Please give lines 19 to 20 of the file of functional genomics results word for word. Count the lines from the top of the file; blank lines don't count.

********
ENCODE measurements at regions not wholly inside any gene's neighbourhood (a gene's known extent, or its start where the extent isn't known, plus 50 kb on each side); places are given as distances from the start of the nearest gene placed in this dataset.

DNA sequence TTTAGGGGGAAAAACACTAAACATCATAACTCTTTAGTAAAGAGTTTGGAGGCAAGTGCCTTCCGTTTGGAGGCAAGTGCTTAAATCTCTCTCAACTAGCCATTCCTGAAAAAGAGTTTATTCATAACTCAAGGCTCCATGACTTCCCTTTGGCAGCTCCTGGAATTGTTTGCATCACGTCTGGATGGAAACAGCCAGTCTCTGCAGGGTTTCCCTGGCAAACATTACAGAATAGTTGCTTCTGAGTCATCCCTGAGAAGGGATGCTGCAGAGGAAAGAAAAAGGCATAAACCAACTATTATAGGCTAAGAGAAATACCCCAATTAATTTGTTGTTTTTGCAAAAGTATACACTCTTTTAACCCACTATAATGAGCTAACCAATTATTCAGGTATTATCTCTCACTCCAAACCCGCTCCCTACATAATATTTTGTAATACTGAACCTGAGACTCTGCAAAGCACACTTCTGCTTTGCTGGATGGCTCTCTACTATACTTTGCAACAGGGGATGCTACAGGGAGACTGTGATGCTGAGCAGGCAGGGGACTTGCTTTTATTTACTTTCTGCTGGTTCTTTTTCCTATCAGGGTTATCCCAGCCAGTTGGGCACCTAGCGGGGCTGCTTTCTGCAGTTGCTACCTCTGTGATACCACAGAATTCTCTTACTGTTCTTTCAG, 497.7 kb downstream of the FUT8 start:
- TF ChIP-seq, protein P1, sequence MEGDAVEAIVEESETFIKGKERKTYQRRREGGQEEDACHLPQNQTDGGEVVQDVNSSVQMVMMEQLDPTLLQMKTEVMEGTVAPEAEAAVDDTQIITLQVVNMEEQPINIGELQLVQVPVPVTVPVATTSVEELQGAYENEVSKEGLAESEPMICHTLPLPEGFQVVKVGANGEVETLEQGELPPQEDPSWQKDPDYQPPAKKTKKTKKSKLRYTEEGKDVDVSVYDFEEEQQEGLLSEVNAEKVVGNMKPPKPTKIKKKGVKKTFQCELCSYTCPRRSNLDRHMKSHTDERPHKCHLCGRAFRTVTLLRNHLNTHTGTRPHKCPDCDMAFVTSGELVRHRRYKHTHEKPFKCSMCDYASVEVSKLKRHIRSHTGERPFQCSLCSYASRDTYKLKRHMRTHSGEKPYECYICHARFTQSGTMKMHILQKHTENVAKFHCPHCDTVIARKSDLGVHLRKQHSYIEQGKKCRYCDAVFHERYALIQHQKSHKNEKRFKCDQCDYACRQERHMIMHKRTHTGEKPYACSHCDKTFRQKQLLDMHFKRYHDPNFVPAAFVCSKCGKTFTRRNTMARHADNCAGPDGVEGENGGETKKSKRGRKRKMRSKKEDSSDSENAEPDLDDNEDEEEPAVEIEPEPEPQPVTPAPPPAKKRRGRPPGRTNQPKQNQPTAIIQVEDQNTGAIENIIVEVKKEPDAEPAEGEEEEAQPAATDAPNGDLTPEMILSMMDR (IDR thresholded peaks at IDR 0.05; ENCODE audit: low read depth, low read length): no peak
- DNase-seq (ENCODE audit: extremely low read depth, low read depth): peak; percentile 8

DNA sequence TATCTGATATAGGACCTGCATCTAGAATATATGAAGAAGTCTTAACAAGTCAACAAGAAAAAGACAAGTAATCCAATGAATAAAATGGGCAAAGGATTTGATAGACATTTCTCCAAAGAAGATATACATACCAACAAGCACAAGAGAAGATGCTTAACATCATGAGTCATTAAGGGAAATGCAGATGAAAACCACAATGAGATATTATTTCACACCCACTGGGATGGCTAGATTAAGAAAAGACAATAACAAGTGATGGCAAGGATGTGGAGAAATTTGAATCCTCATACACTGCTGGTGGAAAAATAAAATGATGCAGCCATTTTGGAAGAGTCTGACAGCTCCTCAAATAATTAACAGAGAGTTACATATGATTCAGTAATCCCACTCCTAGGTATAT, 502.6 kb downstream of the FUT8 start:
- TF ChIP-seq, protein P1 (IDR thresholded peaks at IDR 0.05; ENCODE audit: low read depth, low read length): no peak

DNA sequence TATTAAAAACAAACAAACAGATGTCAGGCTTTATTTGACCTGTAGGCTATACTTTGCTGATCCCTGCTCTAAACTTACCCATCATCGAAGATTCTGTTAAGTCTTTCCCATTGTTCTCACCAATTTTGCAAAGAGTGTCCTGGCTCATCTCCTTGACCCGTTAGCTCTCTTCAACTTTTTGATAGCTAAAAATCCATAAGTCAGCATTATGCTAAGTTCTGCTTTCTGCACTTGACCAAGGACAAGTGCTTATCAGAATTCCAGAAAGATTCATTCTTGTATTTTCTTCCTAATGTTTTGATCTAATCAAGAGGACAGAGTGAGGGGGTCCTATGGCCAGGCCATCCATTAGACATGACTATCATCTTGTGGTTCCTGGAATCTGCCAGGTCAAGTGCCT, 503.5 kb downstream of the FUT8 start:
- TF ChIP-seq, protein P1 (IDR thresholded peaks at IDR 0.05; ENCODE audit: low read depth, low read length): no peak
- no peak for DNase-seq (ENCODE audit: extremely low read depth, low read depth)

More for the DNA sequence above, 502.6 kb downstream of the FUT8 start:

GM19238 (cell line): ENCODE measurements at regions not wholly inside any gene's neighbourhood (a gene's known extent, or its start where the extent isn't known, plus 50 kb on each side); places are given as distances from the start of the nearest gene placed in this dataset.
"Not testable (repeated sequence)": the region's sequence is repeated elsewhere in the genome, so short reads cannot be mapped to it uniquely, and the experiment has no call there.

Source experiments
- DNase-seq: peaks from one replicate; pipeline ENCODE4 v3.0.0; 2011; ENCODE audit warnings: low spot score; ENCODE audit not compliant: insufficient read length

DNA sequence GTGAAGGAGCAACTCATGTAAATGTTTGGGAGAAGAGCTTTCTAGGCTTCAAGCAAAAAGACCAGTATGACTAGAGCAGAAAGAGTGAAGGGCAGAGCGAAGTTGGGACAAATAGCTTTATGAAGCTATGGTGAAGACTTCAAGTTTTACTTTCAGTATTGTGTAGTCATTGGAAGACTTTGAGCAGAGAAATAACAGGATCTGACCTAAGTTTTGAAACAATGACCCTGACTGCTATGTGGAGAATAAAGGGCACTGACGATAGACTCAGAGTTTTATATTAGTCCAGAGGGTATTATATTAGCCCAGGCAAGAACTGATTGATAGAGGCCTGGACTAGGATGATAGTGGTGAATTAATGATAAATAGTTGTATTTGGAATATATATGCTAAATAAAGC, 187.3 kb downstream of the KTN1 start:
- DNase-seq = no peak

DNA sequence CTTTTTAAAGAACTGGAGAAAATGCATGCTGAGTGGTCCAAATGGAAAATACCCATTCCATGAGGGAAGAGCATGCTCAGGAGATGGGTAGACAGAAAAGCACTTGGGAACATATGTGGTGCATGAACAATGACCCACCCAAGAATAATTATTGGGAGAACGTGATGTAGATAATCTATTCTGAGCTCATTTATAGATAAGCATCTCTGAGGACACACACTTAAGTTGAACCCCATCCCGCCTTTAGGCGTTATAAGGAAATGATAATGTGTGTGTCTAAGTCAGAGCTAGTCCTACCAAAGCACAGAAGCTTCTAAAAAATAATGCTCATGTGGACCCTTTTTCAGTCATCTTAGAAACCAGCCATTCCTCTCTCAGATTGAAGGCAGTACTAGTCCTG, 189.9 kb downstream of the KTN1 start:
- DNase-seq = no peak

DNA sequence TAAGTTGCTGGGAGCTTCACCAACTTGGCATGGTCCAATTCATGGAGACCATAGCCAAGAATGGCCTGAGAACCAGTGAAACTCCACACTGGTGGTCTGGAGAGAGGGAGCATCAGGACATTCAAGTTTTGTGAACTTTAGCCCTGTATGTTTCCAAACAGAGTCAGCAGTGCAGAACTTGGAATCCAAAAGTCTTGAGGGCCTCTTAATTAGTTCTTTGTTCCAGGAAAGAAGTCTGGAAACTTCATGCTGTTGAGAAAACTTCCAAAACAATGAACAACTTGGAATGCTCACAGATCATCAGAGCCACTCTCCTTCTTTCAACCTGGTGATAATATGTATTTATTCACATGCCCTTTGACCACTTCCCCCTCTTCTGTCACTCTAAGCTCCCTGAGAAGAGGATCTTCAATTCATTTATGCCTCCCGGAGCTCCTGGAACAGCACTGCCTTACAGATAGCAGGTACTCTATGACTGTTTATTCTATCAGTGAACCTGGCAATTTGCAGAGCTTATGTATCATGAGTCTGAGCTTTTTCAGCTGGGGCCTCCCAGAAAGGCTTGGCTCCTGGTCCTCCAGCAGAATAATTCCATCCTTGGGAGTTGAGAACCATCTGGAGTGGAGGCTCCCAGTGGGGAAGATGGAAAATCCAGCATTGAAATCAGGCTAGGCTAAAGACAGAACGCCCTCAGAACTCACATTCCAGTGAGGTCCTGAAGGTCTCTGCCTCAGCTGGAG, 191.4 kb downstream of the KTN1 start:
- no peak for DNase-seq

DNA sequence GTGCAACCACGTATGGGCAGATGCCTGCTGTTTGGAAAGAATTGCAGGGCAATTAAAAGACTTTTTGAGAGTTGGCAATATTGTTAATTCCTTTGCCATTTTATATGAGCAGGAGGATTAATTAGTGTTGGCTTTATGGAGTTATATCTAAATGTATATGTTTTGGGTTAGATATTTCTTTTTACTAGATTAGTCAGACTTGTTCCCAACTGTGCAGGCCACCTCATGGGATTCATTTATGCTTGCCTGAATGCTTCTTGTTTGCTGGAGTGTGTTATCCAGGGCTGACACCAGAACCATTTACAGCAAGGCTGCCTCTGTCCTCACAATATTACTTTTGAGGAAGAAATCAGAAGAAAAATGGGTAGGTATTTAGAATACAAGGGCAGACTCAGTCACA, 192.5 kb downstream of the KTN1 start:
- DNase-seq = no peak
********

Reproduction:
DNA sequence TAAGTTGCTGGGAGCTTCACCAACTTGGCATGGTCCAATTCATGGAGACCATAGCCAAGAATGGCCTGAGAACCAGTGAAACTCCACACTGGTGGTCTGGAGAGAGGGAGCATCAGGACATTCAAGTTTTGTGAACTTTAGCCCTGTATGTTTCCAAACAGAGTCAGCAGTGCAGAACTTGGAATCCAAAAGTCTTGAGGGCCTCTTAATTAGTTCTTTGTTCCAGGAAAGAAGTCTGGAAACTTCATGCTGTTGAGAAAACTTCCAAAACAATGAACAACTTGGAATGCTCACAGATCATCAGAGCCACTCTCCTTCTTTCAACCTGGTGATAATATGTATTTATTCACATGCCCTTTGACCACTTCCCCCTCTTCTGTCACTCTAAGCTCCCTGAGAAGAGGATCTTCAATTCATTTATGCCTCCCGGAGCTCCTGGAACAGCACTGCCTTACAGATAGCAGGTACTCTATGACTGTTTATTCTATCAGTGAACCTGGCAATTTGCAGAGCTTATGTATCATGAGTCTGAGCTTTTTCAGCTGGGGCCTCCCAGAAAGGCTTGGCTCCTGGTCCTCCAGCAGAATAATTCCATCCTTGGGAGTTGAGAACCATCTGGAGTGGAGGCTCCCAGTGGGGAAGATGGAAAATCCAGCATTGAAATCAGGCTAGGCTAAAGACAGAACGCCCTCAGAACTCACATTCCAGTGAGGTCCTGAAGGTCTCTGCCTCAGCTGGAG, 191.4 kb downstream of the KTN1 start:
- no peak for DNase-seq